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Jeanne Wakatsuki was seven years old in 1942 when her family was uprooted from their home in southern California and sent to live at Manzanar internment camp — with 10,000 other Japanese-Americans. Detained after the attack on Pearl Harbor, Wakatsuki and her family were forced to live in the camp for three and a half years despite the fact that the Wakastuski children were born in the United States.
Approximately 110,000 people of Japanese ancestry were removed from the West Coast to ten island camps by August 12, 1942 after President Roosevelt signed Executive Order 9066, giving the War Department authority to define military areas in the Western states and to exclude from them anyone who might threaten the war effort. The Supreme Court ruled in December 18, 1944 that loyal citizens cannot be held in detention camps against their will, but Manzanar camp was not officially closed until November 21, 1945 after Japan surrendered. People of Japanese ancestry were not granted the right to become nationalized citizens until June 1952.
Despite how well-read I consider myself to be with issues pertaining to World War II, the Japanese-American internment camps are a little known aspect of history. I cannot say for certain if this time in history is purposefully ignored (although, I wouldn’t be surprised if that is true) or just unknown, but I have never had a history class mention these camps. I, myself, learned about them at a young age but never found a book on them until now.
The childlike innocence infused into this book despite the passage of time underscores how confusing and unimaginable the interment of American citizens by their own government is. The first section of the book explains life leading up to internment, and I shall not forget the imagine of Wakatsuki’s mother throwing her china on the floor rather than selling it to those acting like vultures, trying to purchase expensive goods for insultingly low prices.
The second part details life in the camp — how the barracks were so hastily built they were not fit for inhabitants — and the third part delves into life after the camp was closed – how the racism and bias towards Japanese-Americans did not end with the closure of the camps. This section becomes more of an internal analysis as Wakatsuki Houston explains how this racism had to permeate her own understanding of who she is and how she should behave, particularly that “you are going to be invisible anyway, so why not completely disappear” (pg. 159).
- Houston, Jeanne Wakatsuki and James D. Houston. Farewell to Manzanar. New York: Laurel-Leaf, 2007. Originally published 1973. Print. 222 pgs. ISBN: 9780553272581. Source: Free bin.
In this “unauthorized pardoy”, Randall asks the question: where were the mulatto (mixed race) children of Tara? Thus, we are given the story of an illgeitimate mulatto woman named Cynara (or Cinnamon, or Cindy), the daughter of Planter (the master of the plantation) and Mammy. But Mammy’s love is reserved for Other, the beautiful yet spoiled daughter of Planter and Lady, and Cindy is eventually sold off by Planter without protest from Mammy. She makes her way to Atlanta to become the mistress of a prominent white businessman named R, who has left his wife behind without a damn.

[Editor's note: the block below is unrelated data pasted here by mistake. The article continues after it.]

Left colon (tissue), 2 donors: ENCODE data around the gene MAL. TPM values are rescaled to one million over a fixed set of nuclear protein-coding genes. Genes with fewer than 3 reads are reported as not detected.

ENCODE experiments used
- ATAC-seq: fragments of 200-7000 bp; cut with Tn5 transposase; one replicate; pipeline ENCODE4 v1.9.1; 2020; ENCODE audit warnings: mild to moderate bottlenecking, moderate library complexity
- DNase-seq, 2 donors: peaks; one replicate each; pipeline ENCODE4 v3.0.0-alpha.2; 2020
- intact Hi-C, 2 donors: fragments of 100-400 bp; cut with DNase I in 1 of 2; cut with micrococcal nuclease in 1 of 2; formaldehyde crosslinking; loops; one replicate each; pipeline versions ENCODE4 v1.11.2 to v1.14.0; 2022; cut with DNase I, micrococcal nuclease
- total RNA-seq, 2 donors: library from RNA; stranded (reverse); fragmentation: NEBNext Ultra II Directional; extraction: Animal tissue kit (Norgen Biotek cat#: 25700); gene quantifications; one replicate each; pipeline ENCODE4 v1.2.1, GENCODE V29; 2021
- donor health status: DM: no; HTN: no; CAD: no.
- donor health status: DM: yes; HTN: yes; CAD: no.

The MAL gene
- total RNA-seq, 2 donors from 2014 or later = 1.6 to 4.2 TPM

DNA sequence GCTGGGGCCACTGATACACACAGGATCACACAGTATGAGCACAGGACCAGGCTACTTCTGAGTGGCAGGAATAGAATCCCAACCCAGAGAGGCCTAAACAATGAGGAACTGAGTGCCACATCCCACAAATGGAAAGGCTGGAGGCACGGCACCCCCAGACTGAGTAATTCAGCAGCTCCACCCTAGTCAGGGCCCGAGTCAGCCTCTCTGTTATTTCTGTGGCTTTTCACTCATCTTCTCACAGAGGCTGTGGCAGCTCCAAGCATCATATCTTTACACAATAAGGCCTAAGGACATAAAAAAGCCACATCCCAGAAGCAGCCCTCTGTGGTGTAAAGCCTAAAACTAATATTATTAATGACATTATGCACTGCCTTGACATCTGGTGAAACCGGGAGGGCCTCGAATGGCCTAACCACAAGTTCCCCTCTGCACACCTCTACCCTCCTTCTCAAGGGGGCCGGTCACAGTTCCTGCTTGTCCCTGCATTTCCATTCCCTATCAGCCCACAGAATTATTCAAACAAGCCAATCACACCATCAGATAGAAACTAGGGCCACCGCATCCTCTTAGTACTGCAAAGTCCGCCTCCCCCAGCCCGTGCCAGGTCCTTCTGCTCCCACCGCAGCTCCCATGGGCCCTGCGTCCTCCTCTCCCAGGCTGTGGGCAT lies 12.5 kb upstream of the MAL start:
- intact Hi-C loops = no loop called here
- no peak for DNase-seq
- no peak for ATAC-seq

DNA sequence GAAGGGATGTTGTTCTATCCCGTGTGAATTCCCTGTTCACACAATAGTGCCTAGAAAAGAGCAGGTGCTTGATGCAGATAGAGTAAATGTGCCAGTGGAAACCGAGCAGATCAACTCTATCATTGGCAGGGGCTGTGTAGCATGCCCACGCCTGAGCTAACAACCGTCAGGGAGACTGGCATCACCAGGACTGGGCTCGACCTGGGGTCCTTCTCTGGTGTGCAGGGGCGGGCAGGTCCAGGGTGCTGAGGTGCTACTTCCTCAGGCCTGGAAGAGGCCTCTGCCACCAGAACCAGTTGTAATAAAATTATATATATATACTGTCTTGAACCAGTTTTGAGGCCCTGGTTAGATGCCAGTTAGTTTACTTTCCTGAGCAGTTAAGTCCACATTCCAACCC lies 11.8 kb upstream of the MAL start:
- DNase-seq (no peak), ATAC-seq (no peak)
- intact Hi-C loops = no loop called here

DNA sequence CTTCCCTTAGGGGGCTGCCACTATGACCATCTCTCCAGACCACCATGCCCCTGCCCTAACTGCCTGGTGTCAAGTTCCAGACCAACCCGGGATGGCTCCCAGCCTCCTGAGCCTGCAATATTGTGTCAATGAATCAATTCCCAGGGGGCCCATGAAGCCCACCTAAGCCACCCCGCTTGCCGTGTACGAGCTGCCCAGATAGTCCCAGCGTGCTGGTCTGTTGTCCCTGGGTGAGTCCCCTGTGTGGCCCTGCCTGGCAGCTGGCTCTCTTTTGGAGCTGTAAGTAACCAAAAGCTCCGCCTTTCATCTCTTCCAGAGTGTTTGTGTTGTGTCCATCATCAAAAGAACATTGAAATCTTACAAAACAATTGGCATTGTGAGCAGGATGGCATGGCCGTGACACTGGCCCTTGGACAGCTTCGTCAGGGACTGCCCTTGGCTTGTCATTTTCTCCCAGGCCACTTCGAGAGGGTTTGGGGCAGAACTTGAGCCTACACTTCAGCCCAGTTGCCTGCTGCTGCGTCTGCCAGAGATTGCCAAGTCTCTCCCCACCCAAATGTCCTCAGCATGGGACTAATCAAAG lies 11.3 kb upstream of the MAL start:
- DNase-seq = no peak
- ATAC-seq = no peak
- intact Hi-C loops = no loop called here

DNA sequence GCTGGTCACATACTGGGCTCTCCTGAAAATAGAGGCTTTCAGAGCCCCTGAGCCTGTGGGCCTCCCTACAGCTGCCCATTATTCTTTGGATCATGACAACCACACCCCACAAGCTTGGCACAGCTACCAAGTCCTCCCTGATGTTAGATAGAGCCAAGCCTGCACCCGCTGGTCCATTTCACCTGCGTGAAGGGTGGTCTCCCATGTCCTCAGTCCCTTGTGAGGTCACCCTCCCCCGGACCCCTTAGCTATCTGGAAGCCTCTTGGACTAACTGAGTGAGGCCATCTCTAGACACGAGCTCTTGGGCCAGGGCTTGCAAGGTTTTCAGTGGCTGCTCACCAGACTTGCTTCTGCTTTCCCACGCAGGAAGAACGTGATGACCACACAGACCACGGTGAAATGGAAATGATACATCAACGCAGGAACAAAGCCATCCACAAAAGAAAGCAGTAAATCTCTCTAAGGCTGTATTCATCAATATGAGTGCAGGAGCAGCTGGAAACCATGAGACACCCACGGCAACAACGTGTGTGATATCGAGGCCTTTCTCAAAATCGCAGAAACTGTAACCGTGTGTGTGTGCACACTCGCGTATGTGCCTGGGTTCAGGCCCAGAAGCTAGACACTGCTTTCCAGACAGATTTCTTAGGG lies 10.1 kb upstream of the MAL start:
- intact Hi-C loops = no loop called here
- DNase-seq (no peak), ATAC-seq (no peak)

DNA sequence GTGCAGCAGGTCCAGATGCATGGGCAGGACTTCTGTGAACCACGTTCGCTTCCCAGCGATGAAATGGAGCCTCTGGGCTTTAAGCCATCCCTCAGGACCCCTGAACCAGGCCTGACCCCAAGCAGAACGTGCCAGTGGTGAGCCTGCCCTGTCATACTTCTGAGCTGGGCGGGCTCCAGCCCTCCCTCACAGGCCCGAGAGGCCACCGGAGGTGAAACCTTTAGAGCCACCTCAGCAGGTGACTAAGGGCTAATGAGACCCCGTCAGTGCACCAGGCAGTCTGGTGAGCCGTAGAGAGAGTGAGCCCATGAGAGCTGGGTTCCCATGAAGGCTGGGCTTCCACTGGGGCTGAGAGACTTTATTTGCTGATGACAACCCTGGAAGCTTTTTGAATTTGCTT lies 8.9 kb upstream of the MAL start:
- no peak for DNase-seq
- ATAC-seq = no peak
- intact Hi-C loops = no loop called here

I picked up this book because while I do love Margaret Mitchell’s Gone With the Wind, I know it is not without its flaws, particularly when it comes to romanticizing the South and slavery through characters like Mammy. Randall’s short book is in many ways both a prequel and a sequel to Mitchell’s classic, allowing readers to see the dark sides of slavery and the conflicted position in which women like Mammy were placed as it parallels the well-known story of Scarlett O’Hara. It sort of revels in the darkness and shadows of the original story, piecing together stories and suggesting motives for characters who were outright ignored in the original novel. Miss Priss (Prissy) is resentful of Mealy Mouth (Melanie) for having her brother killed, and it is suggested that Garlic (Pork) had something to do with the death of Planter (Gerald).
Some of the suggestions go to far; almost board on hatred for Mitchell’s original tale. And those looking for a conclusion to the story of R(hett) and Other (Scarlett) will be divided based perception of Rhett’s decision to leave Scarlett — justified or vengeful? But that’s not the point of this book, and I think readers would be misguided to believe that it is. The focus is on the forgotten women and men of Tara, on those who break their backs and their hearts creating the world Mitchell seems to mourn in her novel. In that regard, the book is a rather clever read as it attempts to pick apart the flaws of a one-sided presentation of life in the Antebellum South.
Ironically, the downfall of this book is its association with Mitchell’s book, however unauthorized that may be. It could have been an evocative tale about the struggles of being mixed raced before, during, and after the Civil War, and some of that is well-maintained in this presentation. Yet the way Randall decides to finish off Mitchell’s tale is bound to ruffle some feathers and move people’s focus from what she trying to present to a more defensive posture.
- Mitchell, Margaret. Gone with the Wind. New York, NY: Warner, 1999. Originally published 1936. Print. 1037 pgs. ISBN: 9780446675536. Source: Library.
- Randall, Alice. The Wind Done Gone. Boston: Houghton Mifflin, 2001. Print. 210 pgs. ISBN: 061810450X. Source: Free bin.
Even though I haven’t picked up a non-school assigned book since March, I apparently cannot resist the temptation of free books in the donation bin. I snagged three (pictured above) yesterday, and I imagine more will make their way into my room as the dorms empty of residents.
- American Woman (Susan Choi), which was a finalist for the Pulitzer Prize
- Farewell to Manzanar (Jeanne Wakatsuki Houston and James D. Houston), a memoir of a Japanese-American family living in an interment camp during World War II.
- The Wind Done Gone (Alice Randall), which bills itself as “a provocative literary parody that explodes the mythology perpetrated by a Southern classic”. You can probably guess a to what that classic book may be based on the title.
If you’ve wondered where I have disappeared to in the last few months and why reviews have been so spotty around here, I’d like to point you in the direction of the photograph above, which shows what I call the real culmination of The Honors Project. (And sometimes that was the nicest thing I had to say.)